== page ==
By Jyoti Singh
Published on 8, August, 2018
About 15 million babies out of 26 million born every year in India are not able to get the benefit of mother’s milk within one hour of their birth despite 80% of them being born in health facilities, according to a new breastfeeding assessment report released on Tuesday.
India ranks 78 out of 97 nations when it comes to breastfeeding support services, says the report titled “Arrested Development” compiled by a consortium of public health groups and agencies including government departments, All India Institute of Medical Sciences and UNICEF under the aegis of World Breastfeeding Trends Initiative and the Breastfeeding Promotion Network of India (BPNI)
The report scores India on various indicators for breastfeeding promotion. India has scored 45 out of 100 points on policy and programmes relating to breastfeeding promotion. This is just one point higher than what it scored in 2015. The indicators covered include national policy, programmes and coordination, baby-friendly care and baby- friendly hospital initiatives, implementation of international code of marketing of breastmilk substitutes, maternity protection, health and nutrition care system, mother support and community outreach, information support, infant feeding and HIV, infant and young child feeding during emergencies and mechanism of monitoring and evaluation system.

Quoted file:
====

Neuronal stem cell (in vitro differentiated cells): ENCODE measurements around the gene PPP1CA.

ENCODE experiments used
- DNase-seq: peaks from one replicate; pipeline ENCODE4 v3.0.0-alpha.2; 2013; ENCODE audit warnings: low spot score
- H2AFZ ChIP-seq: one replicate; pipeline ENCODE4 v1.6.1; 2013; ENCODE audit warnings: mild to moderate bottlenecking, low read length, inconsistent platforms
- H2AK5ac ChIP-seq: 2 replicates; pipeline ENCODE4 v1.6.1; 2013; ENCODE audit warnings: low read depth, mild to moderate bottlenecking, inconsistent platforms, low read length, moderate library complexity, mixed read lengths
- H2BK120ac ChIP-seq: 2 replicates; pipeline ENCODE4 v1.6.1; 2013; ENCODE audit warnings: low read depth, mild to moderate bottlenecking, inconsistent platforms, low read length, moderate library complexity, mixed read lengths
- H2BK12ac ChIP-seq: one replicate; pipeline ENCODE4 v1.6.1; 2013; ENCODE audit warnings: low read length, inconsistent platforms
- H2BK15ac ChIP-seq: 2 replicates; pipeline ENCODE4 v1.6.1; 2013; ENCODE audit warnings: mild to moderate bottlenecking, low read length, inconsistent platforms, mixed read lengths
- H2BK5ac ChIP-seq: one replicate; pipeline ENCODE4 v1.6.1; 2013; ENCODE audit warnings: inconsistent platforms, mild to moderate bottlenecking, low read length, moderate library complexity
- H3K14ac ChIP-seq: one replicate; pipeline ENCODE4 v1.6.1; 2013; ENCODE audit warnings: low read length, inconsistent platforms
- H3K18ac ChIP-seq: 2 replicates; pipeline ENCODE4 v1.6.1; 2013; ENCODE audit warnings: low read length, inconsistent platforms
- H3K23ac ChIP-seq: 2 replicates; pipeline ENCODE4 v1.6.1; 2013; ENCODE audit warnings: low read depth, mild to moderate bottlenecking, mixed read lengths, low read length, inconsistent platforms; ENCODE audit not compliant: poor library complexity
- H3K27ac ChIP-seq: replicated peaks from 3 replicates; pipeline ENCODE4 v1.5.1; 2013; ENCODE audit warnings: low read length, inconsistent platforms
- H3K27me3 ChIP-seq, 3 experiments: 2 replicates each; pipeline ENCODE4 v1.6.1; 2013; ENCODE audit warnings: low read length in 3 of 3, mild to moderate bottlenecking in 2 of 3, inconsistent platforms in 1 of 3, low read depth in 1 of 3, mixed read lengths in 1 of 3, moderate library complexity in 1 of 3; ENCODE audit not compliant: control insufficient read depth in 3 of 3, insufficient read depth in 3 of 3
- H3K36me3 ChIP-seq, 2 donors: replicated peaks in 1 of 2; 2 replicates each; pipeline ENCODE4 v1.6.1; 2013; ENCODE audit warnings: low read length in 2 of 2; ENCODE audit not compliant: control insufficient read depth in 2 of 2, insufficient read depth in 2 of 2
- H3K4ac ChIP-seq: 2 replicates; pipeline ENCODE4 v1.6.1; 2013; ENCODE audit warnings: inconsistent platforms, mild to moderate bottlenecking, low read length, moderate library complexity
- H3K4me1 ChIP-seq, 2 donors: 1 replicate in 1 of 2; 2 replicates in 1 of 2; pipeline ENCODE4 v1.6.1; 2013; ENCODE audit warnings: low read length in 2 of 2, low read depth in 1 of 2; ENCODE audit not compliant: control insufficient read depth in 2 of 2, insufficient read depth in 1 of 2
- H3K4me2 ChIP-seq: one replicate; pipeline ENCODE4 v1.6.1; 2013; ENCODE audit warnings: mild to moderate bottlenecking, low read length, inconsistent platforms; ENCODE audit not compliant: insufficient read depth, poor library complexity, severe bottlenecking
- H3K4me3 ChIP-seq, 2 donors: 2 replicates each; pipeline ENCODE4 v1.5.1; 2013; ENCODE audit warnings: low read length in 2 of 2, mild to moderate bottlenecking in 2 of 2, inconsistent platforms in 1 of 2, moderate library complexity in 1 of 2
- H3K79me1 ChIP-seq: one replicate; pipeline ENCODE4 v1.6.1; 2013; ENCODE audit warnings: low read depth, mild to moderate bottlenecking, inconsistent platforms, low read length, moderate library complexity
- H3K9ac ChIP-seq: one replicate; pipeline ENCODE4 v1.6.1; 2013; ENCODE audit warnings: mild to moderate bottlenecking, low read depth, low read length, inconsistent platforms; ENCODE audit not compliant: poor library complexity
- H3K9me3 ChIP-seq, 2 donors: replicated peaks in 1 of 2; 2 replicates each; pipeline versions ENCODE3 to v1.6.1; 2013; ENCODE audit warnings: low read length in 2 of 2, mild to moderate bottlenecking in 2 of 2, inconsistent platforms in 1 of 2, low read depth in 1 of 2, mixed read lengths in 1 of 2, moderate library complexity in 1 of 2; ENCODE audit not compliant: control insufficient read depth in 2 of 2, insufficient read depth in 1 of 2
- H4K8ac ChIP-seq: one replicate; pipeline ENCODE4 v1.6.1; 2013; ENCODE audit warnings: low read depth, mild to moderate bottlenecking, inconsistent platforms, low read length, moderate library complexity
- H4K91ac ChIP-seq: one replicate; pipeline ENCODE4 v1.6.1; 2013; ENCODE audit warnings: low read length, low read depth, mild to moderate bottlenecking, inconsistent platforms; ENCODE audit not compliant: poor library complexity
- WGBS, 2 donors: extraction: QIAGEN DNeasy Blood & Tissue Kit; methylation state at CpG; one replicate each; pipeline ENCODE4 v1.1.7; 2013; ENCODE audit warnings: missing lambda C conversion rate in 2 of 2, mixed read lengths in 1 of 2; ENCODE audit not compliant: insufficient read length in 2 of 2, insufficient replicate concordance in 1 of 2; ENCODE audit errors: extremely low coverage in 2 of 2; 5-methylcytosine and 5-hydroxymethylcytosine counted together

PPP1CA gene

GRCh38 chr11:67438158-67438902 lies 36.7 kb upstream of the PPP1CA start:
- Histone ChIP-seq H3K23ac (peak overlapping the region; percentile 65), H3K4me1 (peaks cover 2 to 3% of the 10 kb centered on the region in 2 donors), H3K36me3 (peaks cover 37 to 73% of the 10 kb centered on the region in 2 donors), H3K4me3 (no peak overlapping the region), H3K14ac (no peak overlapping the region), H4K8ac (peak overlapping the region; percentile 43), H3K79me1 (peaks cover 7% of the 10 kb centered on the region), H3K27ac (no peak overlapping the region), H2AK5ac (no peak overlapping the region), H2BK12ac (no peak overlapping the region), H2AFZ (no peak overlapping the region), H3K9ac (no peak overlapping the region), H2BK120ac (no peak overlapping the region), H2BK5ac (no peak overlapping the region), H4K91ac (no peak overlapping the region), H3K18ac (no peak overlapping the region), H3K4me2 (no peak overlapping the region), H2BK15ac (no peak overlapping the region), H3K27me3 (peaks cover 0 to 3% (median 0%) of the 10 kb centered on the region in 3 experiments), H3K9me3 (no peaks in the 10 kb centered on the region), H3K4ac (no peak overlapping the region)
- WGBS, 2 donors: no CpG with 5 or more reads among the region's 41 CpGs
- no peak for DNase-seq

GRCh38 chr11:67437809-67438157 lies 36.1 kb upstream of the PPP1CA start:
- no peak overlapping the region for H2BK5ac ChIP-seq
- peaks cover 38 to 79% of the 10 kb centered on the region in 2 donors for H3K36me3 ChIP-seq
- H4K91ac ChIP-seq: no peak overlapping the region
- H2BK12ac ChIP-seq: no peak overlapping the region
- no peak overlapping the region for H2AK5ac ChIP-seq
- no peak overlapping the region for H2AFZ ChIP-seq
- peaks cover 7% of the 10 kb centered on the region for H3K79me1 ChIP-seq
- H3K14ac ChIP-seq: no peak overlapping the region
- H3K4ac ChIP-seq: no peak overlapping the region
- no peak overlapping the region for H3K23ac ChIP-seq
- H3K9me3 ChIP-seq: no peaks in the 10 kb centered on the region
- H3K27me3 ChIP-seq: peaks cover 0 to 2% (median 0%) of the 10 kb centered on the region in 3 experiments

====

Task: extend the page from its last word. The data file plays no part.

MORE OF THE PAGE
“Countries like Afghanistan, Bangladesh and Sri Lanka are making remarkable progress on policy scores and have increased breastfeeding rates. Bangladesh, with a population of 16 crores allocated 13 million dollars for a 5 year plan on infant and young child feeding recently. India is lagging behind on most of the indicators,” pointed out Dr Arun Gupta, central coordinator of BPNI.
Dr Sila Deb, deputy commissioner, child health at the Ministry of Health and Family Welfare, said “we have gone through the report and working closely in coordination with the agencies which are part of this assessment. The ministry has also launched an exclusive programme on breastfeeding called ‘Mother’s Absolute Affection’ (MAA) that for the first time has made an allocation of Rs 4.5 lakh per district to promote breastfeeding.”
The report also pointed out that need for assistance to women in removing barriers they face to optimally feed their babies. Dr Vandana Prasad, national convener, Public Health Resource Network, said that major food brands and companies have stepped up their marketing and are aggressively promoting formula foods. Complementary food should not be encouraged by doctors or health professionals with this their proper regulation is also equally important, she added.